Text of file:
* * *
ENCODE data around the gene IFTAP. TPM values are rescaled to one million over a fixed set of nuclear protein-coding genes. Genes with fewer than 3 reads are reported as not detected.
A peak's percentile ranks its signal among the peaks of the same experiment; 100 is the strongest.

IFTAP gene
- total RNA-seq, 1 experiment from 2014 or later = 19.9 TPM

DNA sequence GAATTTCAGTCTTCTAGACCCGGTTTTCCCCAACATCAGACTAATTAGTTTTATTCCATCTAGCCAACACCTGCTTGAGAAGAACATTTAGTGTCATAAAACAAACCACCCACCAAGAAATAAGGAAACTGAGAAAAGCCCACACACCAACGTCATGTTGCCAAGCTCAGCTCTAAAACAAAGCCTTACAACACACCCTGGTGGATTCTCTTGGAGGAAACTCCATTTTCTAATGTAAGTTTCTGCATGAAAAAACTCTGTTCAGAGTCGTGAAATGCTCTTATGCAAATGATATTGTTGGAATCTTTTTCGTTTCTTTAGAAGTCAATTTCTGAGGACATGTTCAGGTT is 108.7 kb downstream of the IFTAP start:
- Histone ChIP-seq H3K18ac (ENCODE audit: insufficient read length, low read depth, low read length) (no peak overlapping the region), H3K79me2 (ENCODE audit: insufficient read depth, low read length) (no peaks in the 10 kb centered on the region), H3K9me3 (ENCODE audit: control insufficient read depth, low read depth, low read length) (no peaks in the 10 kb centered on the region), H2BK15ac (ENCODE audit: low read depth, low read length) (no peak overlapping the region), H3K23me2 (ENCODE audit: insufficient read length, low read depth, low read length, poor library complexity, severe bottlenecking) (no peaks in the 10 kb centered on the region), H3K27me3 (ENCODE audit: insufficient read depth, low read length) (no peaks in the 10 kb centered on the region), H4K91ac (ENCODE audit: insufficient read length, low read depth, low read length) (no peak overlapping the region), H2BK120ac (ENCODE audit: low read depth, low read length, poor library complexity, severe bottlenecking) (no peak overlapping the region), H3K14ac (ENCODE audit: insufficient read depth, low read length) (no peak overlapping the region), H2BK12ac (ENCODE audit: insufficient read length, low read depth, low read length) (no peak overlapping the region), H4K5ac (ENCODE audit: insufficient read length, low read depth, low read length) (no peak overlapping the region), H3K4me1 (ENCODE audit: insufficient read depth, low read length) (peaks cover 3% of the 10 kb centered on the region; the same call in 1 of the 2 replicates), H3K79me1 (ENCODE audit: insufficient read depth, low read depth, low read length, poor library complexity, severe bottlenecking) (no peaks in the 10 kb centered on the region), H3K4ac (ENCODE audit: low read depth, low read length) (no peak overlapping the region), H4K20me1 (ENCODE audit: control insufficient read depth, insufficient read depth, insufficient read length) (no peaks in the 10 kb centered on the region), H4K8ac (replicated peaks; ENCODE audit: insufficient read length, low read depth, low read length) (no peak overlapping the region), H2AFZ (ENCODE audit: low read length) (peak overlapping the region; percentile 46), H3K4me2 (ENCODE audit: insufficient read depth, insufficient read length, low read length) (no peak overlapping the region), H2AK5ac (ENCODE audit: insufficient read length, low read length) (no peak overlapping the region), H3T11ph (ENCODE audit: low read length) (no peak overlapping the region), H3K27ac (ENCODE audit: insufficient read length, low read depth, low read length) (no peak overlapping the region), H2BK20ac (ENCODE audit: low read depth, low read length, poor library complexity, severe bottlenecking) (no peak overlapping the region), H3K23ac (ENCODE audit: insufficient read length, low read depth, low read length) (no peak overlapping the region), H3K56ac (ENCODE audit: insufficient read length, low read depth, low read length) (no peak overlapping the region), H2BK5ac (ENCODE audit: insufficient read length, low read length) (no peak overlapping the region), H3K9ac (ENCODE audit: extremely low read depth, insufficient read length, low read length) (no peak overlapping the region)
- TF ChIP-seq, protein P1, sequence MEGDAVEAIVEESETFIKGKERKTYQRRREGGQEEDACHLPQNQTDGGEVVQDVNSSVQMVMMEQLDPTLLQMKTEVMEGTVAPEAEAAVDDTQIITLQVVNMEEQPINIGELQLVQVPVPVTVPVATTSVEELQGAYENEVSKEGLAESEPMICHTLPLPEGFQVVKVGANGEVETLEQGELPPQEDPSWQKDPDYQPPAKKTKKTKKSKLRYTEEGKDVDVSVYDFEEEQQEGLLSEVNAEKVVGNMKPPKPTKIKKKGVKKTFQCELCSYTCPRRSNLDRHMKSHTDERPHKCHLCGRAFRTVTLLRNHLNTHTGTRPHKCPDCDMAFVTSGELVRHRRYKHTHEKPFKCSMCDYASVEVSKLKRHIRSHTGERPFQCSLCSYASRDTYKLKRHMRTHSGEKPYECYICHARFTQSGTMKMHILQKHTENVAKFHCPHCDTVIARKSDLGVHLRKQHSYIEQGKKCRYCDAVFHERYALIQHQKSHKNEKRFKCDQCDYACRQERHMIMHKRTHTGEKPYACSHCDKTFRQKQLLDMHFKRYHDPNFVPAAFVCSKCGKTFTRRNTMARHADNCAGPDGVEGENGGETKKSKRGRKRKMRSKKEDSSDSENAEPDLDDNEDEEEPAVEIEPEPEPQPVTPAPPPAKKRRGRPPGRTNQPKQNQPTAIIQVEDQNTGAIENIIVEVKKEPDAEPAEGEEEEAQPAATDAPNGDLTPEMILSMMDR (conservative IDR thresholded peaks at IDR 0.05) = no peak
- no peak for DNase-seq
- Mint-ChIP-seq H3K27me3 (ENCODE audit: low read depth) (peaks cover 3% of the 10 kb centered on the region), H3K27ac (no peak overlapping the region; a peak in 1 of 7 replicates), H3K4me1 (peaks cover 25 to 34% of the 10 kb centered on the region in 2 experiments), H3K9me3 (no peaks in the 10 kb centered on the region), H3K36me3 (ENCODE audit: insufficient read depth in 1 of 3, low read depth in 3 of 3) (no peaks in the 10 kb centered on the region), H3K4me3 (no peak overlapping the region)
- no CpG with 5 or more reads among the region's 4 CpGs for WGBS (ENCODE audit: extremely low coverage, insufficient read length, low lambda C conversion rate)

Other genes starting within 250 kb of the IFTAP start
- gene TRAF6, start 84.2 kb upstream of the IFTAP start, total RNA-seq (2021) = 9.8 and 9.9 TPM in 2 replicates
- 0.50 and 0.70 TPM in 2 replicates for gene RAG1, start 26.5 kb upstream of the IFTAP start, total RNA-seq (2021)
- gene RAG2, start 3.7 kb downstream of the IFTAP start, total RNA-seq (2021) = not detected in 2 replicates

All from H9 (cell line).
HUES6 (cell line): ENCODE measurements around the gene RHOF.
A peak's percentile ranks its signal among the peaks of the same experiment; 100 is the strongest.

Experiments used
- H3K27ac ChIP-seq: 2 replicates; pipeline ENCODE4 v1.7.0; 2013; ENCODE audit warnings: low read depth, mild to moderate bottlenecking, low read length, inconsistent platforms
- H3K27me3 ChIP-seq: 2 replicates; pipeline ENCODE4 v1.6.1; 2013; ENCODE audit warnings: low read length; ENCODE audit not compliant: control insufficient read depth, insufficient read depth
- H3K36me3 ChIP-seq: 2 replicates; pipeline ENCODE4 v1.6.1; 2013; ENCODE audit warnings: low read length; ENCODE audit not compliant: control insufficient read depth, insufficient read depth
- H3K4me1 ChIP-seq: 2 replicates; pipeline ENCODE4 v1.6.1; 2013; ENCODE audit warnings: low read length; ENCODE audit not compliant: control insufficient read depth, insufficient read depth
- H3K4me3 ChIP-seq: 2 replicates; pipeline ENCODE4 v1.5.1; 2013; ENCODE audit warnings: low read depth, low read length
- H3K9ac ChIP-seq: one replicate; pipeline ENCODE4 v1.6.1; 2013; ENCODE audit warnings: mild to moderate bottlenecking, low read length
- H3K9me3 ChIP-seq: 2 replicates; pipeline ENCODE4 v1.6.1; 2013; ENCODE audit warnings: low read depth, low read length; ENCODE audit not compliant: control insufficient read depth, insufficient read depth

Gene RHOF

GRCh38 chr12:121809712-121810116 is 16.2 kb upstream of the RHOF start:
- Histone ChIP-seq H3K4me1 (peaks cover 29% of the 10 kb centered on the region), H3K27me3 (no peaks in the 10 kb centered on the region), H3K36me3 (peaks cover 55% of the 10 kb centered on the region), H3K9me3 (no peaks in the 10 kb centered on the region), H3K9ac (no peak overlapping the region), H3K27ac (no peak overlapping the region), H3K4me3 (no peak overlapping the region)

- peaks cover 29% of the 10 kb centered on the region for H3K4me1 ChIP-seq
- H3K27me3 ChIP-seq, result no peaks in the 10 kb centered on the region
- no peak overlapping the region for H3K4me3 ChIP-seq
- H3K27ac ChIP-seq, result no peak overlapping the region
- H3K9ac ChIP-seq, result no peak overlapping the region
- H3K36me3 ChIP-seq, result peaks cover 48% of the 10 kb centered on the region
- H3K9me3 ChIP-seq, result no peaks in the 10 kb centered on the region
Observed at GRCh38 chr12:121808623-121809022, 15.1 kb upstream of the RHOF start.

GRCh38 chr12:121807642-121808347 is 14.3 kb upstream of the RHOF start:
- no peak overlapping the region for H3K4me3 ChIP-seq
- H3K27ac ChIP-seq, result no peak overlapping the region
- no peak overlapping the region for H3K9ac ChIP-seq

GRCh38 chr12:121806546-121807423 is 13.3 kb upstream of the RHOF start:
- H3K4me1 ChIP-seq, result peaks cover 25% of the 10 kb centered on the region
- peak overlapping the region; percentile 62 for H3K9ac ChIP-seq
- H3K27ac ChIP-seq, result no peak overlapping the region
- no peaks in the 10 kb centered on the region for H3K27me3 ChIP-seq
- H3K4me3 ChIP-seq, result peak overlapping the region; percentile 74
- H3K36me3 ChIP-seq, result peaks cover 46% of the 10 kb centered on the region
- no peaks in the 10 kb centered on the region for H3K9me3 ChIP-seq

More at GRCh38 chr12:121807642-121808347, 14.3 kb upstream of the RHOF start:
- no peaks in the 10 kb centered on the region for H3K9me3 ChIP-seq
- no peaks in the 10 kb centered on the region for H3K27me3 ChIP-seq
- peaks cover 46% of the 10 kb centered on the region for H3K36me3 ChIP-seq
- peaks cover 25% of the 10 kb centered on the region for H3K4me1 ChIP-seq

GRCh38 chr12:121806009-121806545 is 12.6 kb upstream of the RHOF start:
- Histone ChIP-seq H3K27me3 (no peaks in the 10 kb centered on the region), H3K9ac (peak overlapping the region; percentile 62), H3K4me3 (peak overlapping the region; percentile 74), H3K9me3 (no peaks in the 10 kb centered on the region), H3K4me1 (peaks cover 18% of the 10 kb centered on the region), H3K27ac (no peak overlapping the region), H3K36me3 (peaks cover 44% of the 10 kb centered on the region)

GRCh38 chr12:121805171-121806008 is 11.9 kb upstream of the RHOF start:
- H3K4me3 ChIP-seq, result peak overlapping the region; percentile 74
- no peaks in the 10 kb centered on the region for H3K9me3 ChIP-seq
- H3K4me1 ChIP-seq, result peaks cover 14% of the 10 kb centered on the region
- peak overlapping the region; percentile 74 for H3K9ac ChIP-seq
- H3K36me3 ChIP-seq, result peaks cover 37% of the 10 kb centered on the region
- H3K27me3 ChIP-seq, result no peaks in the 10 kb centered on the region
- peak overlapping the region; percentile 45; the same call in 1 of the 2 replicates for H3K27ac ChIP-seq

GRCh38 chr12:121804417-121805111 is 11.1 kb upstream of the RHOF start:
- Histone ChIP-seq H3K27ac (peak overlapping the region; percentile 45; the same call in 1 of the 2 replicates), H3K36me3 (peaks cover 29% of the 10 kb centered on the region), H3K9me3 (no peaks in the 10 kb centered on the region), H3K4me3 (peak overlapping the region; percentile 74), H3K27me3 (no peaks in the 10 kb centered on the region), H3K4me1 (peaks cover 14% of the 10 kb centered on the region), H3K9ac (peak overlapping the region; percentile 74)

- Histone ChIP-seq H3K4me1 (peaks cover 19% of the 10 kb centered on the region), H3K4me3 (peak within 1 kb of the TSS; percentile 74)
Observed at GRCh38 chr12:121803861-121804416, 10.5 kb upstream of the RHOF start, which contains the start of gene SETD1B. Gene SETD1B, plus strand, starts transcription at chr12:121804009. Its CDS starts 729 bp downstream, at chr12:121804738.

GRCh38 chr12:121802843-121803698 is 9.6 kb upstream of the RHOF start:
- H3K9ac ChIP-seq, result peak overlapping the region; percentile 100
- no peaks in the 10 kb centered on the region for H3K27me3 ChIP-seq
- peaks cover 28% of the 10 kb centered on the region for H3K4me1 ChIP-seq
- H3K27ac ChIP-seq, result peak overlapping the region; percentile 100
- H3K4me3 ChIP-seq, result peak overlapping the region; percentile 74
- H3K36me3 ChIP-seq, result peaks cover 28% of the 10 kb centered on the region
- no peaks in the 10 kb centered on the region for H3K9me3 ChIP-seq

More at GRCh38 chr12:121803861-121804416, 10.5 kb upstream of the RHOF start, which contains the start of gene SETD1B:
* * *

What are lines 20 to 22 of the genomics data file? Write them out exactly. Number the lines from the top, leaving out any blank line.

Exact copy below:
- H3K27me3 ChIP-seq: 2 replicates; pipeline ENCODE4 v1.6.1; 2013; ENCODE audit warnings: low read length; ENCODE audit not compliant: control insufficient read depth, insufficient read depth
- H3K36me3 ChIP-seq: 2 replicates; pipeline ENCODE4 v1.6.1; 2013; ENCODE audit warnings: low read length; ENCODE audit not compliant: control insufficient read depth, insufficient read depth
- H3K4me1 ChIP-seq: 2 replicates; pipeline ENCODE4 v1.6.1; 2013; ENCODE audit warnings: low read length; ENCODE audit not compliant: control insufficient read depth, insufficient read depth